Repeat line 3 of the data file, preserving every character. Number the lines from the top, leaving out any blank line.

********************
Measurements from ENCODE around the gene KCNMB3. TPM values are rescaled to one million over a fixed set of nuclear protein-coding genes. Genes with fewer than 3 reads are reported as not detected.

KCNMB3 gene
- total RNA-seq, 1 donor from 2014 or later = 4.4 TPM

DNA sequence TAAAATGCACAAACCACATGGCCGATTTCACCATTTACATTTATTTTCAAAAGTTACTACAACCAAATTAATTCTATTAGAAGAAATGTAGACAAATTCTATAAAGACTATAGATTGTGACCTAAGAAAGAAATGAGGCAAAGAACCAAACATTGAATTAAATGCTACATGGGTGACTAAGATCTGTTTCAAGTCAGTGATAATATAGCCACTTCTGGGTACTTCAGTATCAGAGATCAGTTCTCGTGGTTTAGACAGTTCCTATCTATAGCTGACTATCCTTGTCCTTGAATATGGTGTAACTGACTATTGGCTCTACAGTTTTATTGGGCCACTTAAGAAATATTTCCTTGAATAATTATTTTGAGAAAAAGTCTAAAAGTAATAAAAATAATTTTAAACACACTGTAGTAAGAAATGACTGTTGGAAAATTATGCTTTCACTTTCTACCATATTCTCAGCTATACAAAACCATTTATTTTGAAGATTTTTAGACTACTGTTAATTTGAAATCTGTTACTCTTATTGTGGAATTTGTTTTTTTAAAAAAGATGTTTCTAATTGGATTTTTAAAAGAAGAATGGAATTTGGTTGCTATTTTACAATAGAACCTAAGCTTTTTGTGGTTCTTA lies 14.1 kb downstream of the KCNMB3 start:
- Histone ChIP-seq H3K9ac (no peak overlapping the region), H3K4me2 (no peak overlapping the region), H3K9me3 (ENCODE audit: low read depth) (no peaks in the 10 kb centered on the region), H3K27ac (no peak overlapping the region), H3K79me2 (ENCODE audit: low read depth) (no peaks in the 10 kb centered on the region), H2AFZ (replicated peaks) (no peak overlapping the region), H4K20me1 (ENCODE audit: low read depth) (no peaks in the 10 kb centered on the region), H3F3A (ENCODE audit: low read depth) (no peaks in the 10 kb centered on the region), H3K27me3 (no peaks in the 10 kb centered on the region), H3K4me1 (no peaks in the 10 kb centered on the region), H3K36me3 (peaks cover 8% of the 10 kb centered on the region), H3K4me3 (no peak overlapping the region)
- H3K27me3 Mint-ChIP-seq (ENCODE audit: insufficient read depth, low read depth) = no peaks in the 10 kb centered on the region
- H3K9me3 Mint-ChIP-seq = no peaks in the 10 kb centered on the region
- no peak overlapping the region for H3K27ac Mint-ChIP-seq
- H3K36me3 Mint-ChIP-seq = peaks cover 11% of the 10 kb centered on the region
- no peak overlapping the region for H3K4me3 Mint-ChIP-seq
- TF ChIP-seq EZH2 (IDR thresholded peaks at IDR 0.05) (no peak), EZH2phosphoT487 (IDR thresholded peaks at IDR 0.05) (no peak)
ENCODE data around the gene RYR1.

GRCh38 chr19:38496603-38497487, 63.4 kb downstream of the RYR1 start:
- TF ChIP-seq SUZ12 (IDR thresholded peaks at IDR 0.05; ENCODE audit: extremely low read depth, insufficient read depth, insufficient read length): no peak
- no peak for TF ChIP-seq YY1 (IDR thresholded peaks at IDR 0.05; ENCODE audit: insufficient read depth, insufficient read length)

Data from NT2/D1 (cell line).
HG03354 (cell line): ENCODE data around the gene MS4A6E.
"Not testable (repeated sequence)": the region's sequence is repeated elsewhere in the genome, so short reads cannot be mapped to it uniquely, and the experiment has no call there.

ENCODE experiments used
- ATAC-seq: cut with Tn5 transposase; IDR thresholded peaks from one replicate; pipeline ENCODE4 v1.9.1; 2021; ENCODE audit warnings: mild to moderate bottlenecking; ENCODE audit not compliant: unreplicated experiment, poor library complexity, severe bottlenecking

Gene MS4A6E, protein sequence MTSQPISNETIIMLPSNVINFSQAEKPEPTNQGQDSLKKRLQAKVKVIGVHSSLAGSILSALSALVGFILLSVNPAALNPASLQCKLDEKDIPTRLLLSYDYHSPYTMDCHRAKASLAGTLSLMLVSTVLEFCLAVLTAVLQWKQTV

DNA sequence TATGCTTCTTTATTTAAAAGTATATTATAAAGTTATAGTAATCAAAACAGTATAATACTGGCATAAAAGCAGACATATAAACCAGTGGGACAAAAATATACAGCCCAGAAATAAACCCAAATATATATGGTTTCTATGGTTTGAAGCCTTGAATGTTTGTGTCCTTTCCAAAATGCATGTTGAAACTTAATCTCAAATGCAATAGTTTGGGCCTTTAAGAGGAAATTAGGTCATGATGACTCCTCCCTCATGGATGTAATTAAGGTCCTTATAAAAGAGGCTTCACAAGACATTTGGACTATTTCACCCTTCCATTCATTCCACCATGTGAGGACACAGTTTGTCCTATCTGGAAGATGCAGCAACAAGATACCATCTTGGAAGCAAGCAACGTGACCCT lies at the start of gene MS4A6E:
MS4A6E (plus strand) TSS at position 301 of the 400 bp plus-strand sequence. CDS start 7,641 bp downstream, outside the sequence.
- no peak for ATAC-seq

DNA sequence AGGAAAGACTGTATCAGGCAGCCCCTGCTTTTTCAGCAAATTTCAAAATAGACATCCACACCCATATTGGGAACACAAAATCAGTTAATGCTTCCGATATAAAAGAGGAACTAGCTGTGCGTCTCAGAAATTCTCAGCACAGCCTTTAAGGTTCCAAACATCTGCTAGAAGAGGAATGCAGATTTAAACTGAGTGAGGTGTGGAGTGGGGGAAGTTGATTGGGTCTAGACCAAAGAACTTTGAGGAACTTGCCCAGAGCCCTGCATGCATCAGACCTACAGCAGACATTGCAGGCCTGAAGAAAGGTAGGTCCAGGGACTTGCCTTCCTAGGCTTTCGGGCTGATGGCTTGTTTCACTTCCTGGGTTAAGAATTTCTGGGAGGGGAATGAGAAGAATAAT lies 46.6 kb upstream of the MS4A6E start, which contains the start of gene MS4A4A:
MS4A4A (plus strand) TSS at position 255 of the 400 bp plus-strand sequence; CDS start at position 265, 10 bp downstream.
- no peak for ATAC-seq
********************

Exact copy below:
- total RNA-seq, 1 donor from 2014 or later = 4.4 TPM